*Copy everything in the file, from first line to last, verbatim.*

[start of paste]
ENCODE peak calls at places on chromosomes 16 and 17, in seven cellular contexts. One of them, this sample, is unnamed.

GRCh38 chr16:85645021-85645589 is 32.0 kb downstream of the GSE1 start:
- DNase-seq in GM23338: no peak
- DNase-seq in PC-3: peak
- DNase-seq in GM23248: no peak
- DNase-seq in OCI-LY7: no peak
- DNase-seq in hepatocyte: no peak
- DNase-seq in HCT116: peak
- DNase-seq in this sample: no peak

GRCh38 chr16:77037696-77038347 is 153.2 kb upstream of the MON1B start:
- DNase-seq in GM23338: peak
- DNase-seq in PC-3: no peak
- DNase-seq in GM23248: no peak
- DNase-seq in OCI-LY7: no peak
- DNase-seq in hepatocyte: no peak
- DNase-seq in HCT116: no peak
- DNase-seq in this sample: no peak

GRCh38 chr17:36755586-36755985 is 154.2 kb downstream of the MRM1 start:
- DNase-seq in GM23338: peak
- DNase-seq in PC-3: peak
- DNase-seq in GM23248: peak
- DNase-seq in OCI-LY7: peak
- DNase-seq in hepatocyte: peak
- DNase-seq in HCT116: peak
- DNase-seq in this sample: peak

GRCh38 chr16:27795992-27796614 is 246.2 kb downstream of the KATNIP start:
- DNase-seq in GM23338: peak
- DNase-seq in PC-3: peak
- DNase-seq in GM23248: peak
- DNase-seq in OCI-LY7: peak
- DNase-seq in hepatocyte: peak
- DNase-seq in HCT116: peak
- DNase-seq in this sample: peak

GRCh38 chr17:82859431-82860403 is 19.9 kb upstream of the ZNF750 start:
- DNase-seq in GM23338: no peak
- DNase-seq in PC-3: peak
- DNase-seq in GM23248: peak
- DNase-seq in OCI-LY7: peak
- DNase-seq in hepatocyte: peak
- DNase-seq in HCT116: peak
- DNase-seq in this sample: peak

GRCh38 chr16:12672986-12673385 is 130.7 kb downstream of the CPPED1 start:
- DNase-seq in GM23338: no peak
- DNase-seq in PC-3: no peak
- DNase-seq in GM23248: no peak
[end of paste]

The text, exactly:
ENCODE peak calls at places on chromosomes 16 and 17, in seven cellular contexts. One of them, this sample, is unnamed.

GRCh38 chr16:85645021-85645589 is 32.0 kb downstream of the GSE1 start:
- DNase-seq in GM23338: no peak
- DNase-seq in PC-3: peak
- DNase-seq in GM23248: no peak
- DNase-seq in OCI-LY7: no peak
- DNase-seq in hepatocyte: no peak
- DNase-seq in HCT116: peak
- DNase-seq in this sample: no peak

GRCh38 chr16:77037696-77038347 is 153.2 kb upstream of the MON1B start:
- DNase-seq in GM23338: peak
- DNase-seq in PC-3: no peak
- DNase-seq in GM23248: no peak
- DNase-seq in OCI-LY7: no peak
- DNase-seq in hepatocyte: no peak
- DNase-seq in HCT116: no peak
- DNase-seq in this sample: no peak

GRCh38 chr17:36755586-36755985 is 154.2 kb downstream of the MRM1 start:
- DNase-seq in GM23338: peak
- DNase-seq in PC-3: peak
- DNase-seq in GM23248: peak
- DNase-seq in OCI-LY7: peak
- DNase-seq in hepatocyte: peak
- DNase-seq in HCT116: peak
- DNase-seq in this sample: peak

GRCh38 chr16:27795992-27796614 is 246.2 kb downstream of the KATNIP start:
- DNase-seq in GM23338: peak
- DNase-seq in PC-3: peak
- DNase-seq in GM23248: peak
- DNase-seq in OCI-LY7: peak
- DNase-seq in hepatocyte: peak
- DNase-seq in HCT116: peak
- DNase-seq in this sample: peak

GRCh38 chr17:82859431-82860403 is 19.9 kb upstream of the ZNF750 start:
- DNase-seq in GM23338: no peak
- DNase-seq in PC-3: peak
- DNase-seq in GM23248: peak
- DNase-seq in OCI-LY7: peak
- DNase-seq in hepatocyte: peak
- DNase-seq in HCT116: peak
- DNase-seq in this sample: peak

GRCh38 chr16:12672986-12673385 is 130.7 kb downstream of the CPPED1 start:
- DNase-seq in GM23338: no peak
- DNase-seq in PC-3: no peak
- DNase-seq in GM23248: no peak